Drewloid's Blog

Archive for March 2011

I love techdirt, it is a great blog.  But of course, everyone sometimes has to show their ignorance.


As soon as Red Hat or some other Linux vendor does what they need to do to completely displace Microsoft in the markets where Microsoft makes its money, then sure, those vendors can have that money and maybe people will spend less money on those products than they are spending now with Microsoft.

But to suggest that the money that is going to Microsoft is somehow costing the world economy money is utterly and completely ridiculous and suggests a complete lack of understanding of economics at any level whatsoever.  At the very least, let us keep in mind that all the money that goes to Microsoft gets cycled back through the economy in some way or other.

It also suggests that the people who are buying Microsoft’s products are somehow making poor decisions with how they are spending their money.  This is a typical bias we see a lot of, that someone who isn’t there on the ground thinks they know better how someone should be living their lives or rationing out their scarce resources.  This kind of hogwash is flat out insulting to the intelligence of the people who are out there making decisions about how to spend their money.

When Linux is ready for the mainstream I’m sure it will be no problem for it to displace Windows.  But considering the lack of success I’ve had with installing Ubuntu, I’d say it will still be a while.

I don’t know if I do, but it would be cool.  I don’t know if I would want to know who it is.  I think this person is smart, and has good ideas, but then, I agree with most of what mini-microsoft has to say.

Since I’m getting back into the tech industry game at a high level, I’ve been catching up, and I came across this blog entry about Ray Ozzie leaving the ‘soft.


It seems likely I know this person.  For starters, I was there for nearly 14 years, and I know a lot of people.  But the second paragraph of this post gets my attention.  I am the only person I know who made a point about not caring to be in a billg review.  And I was an architect for a team I started.  And I did retire from Microsoft without ever being in a billg review.  I don’t think I was actually *bragging* about it, but as I say, I have no need to have the richest and possibly smartest person in the world tell me that something I said is the stupidest thing he has ever heard.

So, cool.  And Mini, if I do know you and you were referring to me, I would like to think we are still good friends.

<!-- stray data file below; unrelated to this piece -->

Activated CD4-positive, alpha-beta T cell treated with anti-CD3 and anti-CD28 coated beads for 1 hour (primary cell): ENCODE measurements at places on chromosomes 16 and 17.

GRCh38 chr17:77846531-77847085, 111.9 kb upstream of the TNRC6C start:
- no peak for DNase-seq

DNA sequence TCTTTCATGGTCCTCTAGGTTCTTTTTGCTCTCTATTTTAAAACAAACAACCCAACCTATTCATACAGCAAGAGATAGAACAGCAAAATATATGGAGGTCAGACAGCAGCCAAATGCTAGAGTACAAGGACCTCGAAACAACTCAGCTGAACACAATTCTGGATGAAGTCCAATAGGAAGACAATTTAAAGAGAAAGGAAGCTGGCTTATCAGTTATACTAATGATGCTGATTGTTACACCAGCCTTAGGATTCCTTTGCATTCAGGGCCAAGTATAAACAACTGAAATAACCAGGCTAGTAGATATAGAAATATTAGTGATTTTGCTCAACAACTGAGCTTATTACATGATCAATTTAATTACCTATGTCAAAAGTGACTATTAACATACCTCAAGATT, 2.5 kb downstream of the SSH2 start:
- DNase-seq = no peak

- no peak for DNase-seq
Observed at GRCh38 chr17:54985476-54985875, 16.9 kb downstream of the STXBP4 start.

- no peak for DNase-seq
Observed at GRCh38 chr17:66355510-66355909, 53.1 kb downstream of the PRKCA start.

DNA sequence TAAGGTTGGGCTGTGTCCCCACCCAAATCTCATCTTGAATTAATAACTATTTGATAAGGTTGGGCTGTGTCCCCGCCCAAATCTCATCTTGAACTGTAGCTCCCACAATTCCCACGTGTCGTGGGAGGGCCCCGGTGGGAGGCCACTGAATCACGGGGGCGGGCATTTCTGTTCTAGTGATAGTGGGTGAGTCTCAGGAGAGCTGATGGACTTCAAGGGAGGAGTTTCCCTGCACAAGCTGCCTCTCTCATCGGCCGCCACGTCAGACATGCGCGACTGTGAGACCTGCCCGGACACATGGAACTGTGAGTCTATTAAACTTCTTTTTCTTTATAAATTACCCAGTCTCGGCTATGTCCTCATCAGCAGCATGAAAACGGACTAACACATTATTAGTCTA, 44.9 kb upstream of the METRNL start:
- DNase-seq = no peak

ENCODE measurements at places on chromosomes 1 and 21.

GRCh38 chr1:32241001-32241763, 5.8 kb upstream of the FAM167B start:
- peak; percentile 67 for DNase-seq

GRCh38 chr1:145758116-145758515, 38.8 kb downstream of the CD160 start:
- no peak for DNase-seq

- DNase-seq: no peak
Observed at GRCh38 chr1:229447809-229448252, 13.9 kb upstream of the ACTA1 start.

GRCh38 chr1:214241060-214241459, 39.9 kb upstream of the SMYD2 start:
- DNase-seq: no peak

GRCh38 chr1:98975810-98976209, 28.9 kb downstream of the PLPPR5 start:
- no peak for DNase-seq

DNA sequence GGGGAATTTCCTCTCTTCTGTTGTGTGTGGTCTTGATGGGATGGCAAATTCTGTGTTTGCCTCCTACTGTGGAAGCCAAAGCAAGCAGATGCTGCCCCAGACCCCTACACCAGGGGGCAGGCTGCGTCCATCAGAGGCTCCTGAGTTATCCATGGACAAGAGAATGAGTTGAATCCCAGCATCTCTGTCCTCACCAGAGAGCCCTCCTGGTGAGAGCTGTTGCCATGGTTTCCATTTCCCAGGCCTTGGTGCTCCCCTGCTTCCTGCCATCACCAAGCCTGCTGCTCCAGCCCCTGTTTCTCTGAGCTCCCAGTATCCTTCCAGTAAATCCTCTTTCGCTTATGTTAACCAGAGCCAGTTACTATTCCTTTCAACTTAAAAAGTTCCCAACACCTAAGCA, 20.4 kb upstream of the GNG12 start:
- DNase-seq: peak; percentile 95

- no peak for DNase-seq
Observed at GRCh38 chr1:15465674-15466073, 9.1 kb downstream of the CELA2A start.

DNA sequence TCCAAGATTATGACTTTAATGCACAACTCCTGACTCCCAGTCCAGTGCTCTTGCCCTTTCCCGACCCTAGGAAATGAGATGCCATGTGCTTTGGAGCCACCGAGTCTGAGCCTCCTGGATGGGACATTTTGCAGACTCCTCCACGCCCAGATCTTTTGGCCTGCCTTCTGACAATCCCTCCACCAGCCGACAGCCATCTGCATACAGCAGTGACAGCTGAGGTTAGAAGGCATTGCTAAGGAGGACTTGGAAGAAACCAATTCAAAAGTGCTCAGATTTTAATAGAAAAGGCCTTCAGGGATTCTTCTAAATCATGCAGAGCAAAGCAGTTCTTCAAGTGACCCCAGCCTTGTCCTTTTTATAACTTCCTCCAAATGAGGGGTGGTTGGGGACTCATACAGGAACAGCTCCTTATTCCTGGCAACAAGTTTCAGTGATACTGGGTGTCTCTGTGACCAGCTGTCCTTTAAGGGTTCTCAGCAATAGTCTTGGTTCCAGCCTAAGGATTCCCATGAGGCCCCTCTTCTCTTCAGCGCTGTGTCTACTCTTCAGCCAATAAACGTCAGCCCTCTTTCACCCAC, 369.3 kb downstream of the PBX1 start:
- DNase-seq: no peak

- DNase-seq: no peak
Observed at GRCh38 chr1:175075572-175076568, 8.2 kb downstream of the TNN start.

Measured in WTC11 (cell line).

I read this this morning:


The 6th paragraph of this article implies that developers need the Honeycomb source code to build a customized app.  Really?  Because that is just plain crazy.

If having open source is a substitute for having an SDK, and Google needs to rely on making the source code available to be able to support developers in creating Android applications, then Android is doomed long term.

Because a supported SDK is such a trouble saver.  I’d rather have accurate documentation than the ability to debug into the underlying source code to figure out why my app is not working.  Because with accurate documentation, I will hopefully design my code so that I won’t have to debug into the underlying platform source.  Hey, if I can have both that is simply awesome.

But the developers who are sophisticated enough to benefit from the underlying source are in the minority in my experience.

I was just looking at this blog post on techcrunch and there is a little poster at the bottom about perspective which reminded me of something that happened once at Microsoft.


I was part of a team planning a new product idea and the proposal had gone up the chain to billg and steveb.  The one hour review meeting we were going to have with bill got grabbed by our division VP (jeff raikes at the time) to talk about yet another reorg.  Jeff and his number 2 robbie bach were both pretty hot for our product team so not actually getting in front of bill may have worked in our favor. Of course, we missed out on the infinite joy of having the richest and possibly smartest person in the world tell us how some part of our plan was the stupidest thing he’d ever heard.

The wait for a response from bill had been dragging on so I took it upon myself to send bill and steve my own impassioned description of the business case for our team.  It was like 3 short paragraphs.